Posted by: Patricia Salkin | September 13, 2011

6th Circuit Court of Appeals Holds No Right to Referendum in Ohio on Administrative, as Opposed to Legislative, Zoning Determination

The Sixth Circuit Court of Appeals ruled that a city council did not violate citizens’ state-given right to public referendum on legislative actions when it acted administratively, without a referendum, to modify a local zoning ordinance in order to allow for the expansion of an existing Wal-Mart store. 

When the Wal-Mart store was first proposed in 1991, the city council agreed to change the zoning designation on the 47-acre parcel from agricultural to commercial, provided developers agreed to several restrictions on the property.  The total square footage of the buildings constructed there was not to exceed 232,000 square feet in the initial stage of development and, pending acceptable modifications to roadway access to the location, a total of 204,600 square feet of additional building space would be allowed in the second stage of development.  Site plans for the first stage of development were approved in 1992 and a Wal-Mart and Sam’s Club were constructed to conform to the size limitations set by the city council.

In 1999, Wal-Mart requested permission from the city to expand the store to offer groceries.  The request was rejected by the city council since the addition would exceed the original size restrictions set for the property.  The retailer renewed its request to expand in 2006, hoping to add 56,841 square feet of space to the Wal-Mart building and 4,021 square feet of space to the Sam’s Club building.  At that time, the city’s attorney advised the council that, since the roadway access issues included in the original zoning restrictions had been resolved, the original square footage restrictions were no longer controlling and “the matter could be handled administratively.”  The planning commission recommended approval of Wal-Mart’s request and scheduled a public hearing on the matter.  At the hearing, the city council opted to use an administrative, rather than legislative, process to handle the request, and the matter was approved by vote.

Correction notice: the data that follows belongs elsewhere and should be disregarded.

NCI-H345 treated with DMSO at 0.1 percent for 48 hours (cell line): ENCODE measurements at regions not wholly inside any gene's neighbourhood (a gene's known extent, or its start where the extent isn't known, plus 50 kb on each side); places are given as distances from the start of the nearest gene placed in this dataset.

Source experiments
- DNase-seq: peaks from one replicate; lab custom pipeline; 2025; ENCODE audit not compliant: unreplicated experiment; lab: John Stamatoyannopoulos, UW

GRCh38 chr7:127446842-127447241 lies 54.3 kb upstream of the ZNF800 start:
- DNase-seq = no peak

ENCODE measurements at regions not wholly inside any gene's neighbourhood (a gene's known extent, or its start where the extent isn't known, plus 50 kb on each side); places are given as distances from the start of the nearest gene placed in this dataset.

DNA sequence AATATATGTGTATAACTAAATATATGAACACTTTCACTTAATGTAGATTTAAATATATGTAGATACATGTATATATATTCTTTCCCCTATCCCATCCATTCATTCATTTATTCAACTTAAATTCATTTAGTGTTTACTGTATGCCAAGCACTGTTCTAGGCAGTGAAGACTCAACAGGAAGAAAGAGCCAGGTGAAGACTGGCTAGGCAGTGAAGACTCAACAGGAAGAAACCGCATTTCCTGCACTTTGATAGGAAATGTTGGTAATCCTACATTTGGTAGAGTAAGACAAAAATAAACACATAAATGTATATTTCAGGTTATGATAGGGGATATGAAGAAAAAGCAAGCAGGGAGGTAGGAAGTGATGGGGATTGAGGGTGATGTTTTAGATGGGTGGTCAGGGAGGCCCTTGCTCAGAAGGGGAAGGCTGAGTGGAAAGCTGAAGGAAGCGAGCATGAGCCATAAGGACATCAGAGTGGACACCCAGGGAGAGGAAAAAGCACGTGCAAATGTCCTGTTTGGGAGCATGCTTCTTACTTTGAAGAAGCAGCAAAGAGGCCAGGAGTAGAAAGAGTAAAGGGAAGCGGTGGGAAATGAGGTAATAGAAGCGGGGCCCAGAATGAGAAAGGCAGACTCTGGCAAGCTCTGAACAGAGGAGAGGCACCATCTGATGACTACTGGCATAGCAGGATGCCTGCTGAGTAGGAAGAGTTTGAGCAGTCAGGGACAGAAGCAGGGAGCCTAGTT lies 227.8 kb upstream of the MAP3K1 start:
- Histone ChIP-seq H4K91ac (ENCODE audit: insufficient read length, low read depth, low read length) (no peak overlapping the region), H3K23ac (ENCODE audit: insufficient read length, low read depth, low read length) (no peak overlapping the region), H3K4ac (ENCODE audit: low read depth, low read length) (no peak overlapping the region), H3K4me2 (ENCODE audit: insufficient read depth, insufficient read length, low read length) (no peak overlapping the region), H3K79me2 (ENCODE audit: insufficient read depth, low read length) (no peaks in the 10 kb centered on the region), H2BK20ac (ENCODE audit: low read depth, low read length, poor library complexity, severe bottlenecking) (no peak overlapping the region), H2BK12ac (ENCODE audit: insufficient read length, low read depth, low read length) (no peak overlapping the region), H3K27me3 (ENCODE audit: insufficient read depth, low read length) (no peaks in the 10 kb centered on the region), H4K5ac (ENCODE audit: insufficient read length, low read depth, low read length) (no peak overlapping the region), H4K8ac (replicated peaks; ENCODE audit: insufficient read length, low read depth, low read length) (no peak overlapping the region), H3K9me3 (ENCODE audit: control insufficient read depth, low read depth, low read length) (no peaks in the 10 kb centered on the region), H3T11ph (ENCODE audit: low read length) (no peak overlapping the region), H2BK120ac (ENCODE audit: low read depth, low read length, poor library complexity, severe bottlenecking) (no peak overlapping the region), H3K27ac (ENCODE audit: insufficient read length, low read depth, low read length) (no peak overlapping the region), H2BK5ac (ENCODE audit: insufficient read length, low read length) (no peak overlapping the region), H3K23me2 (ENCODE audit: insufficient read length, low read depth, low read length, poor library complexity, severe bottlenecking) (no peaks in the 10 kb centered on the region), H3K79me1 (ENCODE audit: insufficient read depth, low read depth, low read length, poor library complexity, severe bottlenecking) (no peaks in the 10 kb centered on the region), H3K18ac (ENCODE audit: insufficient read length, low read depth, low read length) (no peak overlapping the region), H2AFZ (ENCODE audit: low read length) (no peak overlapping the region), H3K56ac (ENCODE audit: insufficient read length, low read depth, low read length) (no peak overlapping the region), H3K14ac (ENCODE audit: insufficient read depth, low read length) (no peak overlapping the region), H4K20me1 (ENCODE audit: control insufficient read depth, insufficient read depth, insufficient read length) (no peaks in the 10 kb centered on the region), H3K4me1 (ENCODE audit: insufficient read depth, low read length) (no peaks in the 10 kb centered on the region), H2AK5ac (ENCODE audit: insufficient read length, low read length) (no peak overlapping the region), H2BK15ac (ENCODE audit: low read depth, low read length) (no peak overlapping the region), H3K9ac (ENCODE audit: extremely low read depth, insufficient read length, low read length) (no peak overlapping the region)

Plaintiffs, a group of concerned citizens, claimed their rights under the First and Fourteenth Amendments were violated because the city council had denied them the right to a public referendum on the proposed zoning change.  The plaintiffs argued that because Ohio law guarantees them a right to public referendum on legislative actions, they had a constitutionally-protected liberty interest in a referendum. The trial court granted defendant’s motion for summary judgment, and dismissed plaintiffs’ claims without prejudice.

On appeal, the court ruled the plaintiffs’ due process and free speech rights had not been violated because plaintiffs had no constitutionally-protected right to a referendum on an administrative action.  The court agreed that the plaintiffs would have had a right to a referendum had the council approved the zoning change through legislative action.  But because the board acted administratively, not legislatively, the plaintiffs’ rights to a referendum were never triggered and their rights to speak without impermissible burdens at that referendum were never implicated.  Further, the court held the council did not act in a manner that shocked the conscience, so there was no violation of substantive due process.  Since the council had debated the issue of having a public referendum during the scheduled hearing, the court also held there was adequate notice and an opportunity for plaintiffs to be heard and hence no violation of procedural due process.  The trial court’s ruling on the motion for summary judgment in favor of the city council was affirmed.

Marderosian v. City of Beavercreek, 2011 WL 1837590 (6th Cir (Ohio) 5/16/11)

The opinion can be accessed at:

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